MethodsStudy area

The NSDF are broadly defined as ecosystems typically dominated (i.e., >50%) by deciduous trees, which are present in frost-free areas with mean annual temperature >25 °C, a total annual precipitation of 700–2,000 mm and at least three or more dry months precipitation <100 mm per year (Murphy and Lugo, 1986; Sánchez-Azofeifa et al., 2005; Pennington et al., 2009; Banda et al., 2016). NSDF encompass 42 ecoregions according to Olson et al. (2001) and are discontinuously distributed from northwestern Mexico to northern Argentina and southwestern Brazil in disjunct areas of varying size (Pennington et al., 2000; Banda et al., 2016). Herein, based on previous results suggesting two major biogeographic groups (northern vs. southern) of NSDF's biota across the Americas (Pennington et al., 2000, 2009; Linares-Palomino et al., 2011; Banda et al., 2016; Prieto-Torres et al., 2019a, 2019b), we only included the forests distributed in six regions throughout the Caribbean islands, northwestern Mexico, Yucatan Peninsula, Central America, the Caribbean coast of Colombia and Venezuela, and the northern Inter-Andean valleys in Colombia (Fig. 1). These regions involve the so called “northern” NSDF group, which is separated from rest of South America by important geographical and ecological barriers such as the Chocó forest, the Amazon basin, and the Andean Cordillera (Porzecanski and Cracraft, 2005; Banda et al., 2016; Prieto-Torres et al., 2019a).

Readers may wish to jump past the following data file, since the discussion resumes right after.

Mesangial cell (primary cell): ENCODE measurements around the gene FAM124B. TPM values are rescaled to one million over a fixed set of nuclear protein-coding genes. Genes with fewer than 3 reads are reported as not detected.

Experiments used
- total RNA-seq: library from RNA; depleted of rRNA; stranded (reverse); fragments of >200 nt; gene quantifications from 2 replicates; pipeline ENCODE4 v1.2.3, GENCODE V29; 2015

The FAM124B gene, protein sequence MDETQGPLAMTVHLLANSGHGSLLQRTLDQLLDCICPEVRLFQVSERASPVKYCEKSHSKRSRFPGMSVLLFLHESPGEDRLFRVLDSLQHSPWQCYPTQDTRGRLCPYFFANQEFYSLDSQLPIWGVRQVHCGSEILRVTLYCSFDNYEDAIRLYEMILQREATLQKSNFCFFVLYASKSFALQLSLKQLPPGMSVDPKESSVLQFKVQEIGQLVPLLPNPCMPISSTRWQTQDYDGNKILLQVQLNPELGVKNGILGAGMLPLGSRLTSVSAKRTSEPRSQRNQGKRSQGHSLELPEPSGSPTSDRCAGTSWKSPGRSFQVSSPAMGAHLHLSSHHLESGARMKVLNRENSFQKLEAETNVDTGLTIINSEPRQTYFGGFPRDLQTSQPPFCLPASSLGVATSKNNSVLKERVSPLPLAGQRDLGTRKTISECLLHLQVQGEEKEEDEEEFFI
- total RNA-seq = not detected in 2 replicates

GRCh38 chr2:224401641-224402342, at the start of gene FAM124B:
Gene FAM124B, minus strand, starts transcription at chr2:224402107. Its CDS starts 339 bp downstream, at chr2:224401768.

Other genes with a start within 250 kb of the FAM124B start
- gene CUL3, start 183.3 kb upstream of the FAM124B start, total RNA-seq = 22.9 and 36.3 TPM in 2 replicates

Fig. 1.